By David Feddes

Zero times anything equals zero. It’s a relief to know this when you’re a child learning multiplication. Multiplication problems can be hard, but those with a zero in them are easy: 0x1=0; 0x2=0; 0x3=0; 0x100=0; 0x1,000=0; zero times a million equals zero. Simple, isn’t it?

The math is equally simple, but maybe not so comforting, when you want to figure out the value of your actions. The final product of any action equals that action multiplied by the love you have. If you have zero love, then anything you do, no matter what it is, amounts to zero. Zero times anything equals zero.

The Bible tells us this in 1 Corinthians 13. The apostle Paul writes under inspiration from the Holy Spirit:

If I speak in the tongues of men and of angels, but have not love, I am only a resounding gong or a clanging cymbal. If I have the gift of prophecy and can fathom all mysteries and all knowledge, and if I have a faith that can move mountains, but have not love, I am nothing. If I give all I possess to the poor and surrender my body to the flames, but have not love, I gain nothing (v. 1-3).

This is one of the most splendid passages in the Bible. But it addresses realities that aren’t so splendid. God originally inspired Paul to write these words to people in Corinth who seemed to have it all—except love.

Some in the church at Corinth spoke in tongues. They were so pleased and so proud of this special gift that they said anybody who didn’t speak in tongues was at best a second-rate Christian, not really filled with the Holy Spirit—or else not a Christian at all. But Paul, guided by God, said otherwise. He said that although he could speak in tongues with the best of them, that particular gift isn’t nearly the most important of the Holy Spirit’s gifts, and it certainly isn’t as important as having God’s kind of love. In fact, without love, you could speak every language of men and angels and still be no better than the bong of a gong.

Many at Corinth took pride in having special ties to a particular Christian leader, such as Paul or Apollos or Peter. Some even claimed a special, direct tie with Christ himself. Each group felt superior to others who didn’t have their special ties to their special leader. They felt they had the inside track on prophecy and spiritual mysteries and knowledge. But even if what they claimed were true, what would it amount to without love? Zero. Just hot air, puffing them up and swelling their heads.

A number of Corinthians were into miracles and faith healing. They were so excited about the miraculous power of their faith that they saw no need for Jesus to come again and raise the dead and make all things new. They figured they could do all of that right now! “Who needs the resurrection?” they wondered. “Who needs heaven? With enough faith, you’re already as good as there!” And if anybody were suffering from health problems or financial setbacks or spiritual struggles, they simply said, “You just don’t have enough faith! You need to be more like us—the real believers. We have the faith to heal any disease and move any mountain right now—even before Christ comes again.” But this way of judging other people’s faith and boasting of their own faith showed a lack of love, so the mountain-moving faith on which they prided themselves amounted to a big, fat zero.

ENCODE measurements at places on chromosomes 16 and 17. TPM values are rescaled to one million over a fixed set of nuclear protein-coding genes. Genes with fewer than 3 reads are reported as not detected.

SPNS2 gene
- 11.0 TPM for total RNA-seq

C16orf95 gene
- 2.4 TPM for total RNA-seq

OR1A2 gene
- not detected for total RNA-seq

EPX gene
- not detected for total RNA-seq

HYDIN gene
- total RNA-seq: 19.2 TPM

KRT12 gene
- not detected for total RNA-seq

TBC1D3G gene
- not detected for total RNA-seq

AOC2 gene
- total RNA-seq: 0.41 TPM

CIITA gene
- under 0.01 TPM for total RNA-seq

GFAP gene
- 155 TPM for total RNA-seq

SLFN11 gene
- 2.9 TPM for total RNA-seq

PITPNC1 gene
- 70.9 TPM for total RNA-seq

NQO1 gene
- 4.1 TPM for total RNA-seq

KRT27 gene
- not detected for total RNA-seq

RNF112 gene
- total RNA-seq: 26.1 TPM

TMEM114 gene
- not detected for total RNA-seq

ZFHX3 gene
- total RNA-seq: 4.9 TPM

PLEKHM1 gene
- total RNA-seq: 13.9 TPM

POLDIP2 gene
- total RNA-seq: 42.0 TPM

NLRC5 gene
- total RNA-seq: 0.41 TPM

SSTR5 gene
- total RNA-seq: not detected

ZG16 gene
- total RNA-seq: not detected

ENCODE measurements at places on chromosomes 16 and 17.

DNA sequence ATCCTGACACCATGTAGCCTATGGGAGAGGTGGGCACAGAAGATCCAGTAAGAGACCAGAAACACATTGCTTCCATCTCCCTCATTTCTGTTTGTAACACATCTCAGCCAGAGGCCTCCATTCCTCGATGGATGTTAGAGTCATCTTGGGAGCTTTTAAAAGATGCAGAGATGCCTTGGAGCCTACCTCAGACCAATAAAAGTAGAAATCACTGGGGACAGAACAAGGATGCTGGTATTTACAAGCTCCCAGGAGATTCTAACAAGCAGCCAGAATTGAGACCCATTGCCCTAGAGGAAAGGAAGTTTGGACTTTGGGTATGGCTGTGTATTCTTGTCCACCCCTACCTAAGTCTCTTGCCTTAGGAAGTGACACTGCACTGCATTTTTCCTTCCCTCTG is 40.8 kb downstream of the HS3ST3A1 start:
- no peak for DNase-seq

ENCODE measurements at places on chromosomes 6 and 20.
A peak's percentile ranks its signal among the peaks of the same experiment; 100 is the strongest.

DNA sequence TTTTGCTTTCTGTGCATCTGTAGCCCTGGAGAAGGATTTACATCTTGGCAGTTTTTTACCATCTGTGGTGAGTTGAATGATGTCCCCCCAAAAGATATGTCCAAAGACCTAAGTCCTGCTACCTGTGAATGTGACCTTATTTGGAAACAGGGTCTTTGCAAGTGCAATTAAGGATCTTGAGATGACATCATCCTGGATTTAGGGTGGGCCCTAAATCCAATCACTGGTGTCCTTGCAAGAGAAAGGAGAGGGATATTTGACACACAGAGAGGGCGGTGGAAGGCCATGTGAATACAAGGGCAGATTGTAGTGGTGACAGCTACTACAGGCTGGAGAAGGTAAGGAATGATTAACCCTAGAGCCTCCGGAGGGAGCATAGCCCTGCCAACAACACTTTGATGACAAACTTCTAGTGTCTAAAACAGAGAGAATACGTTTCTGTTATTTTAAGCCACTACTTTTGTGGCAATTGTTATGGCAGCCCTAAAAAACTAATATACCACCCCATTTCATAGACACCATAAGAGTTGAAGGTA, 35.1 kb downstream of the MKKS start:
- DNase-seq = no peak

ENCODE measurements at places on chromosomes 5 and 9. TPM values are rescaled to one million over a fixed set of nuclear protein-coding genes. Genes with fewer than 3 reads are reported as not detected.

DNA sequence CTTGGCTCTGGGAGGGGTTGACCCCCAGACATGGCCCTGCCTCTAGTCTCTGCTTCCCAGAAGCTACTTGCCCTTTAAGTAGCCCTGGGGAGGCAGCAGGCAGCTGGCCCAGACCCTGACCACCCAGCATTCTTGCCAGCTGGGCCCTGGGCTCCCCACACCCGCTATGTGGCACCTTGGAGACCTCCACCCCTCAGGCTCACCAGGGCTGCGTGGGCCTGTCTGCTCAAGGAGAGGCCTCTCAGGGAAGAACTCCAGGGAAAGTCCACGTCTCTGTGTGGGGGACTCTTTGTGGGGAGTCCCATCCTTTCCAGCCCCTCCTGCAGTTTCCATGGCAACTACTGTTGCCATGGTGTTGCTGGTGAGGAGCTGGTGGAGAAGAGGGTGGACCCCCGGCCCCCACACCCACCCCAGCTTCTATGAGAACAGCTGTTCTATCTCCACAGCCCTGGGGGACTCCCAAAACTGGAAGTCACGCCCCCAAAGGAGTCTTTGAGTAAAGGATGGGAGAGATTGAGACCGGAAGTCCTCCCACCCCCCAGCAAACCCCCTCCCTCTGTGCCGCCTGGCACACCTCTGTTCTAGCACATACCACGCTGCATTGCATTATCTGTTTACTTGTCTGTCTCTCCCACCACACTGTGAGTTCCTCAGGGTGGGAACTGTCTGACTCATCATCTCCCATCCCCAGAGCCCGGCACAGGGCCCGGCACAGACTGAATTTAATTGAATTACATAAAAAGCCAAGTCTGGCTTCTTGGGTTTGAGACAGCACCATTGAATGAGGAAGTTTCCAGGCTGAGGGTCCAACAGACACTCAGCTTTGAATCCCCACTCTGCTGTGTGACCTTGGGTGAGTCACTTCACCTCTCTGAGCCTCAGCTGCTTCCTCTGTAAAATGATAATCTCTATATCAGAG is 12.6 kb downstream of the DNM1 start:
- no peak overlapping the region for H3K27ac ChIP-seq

Now, God doesn’t say that speaking in tongues or prophetic knowledge or mountain-sized faith are bad. He just says these things don’t amount to anything without love.

But let’s take it a step further? What if I sell everything and give to the poor, and I do it to relieve a guilt complex or simply to prove how generous and unselfish I am? What if I seek martyrdom, and I do it out of a desire to be a hero for my cause? Well, generous giving and heroic self-sacrifice are great things, but if they’re not motivated by the love that comes from God, then even these great things amount to zero.

Figuring out what your life amounts to isn’t a matter of addition. You don’t have a certain total of good deeds and spiritual abilities that then increases a bit if love is added or remains the same if love isn’t added. No, love is the factor that multiplies everything else. If love is present, it dramatically multiplies the value of everything else. If the love factor is zero, it reduces everything else to zero.

Down to Earth

So then, the opening part of 1 Corinthians 13 shows how necessary love is. The next part shows what love looks like in action. The word love gets used in many different ways, but what does God’s kind of love look like? It’s not just a warm feeling or a spiritual high. Love shows itself in day-to-day behavior. Love comes from heaven, but it’s down-to-earth. The next thing the Bible says in 1 Corinthians 13 is this: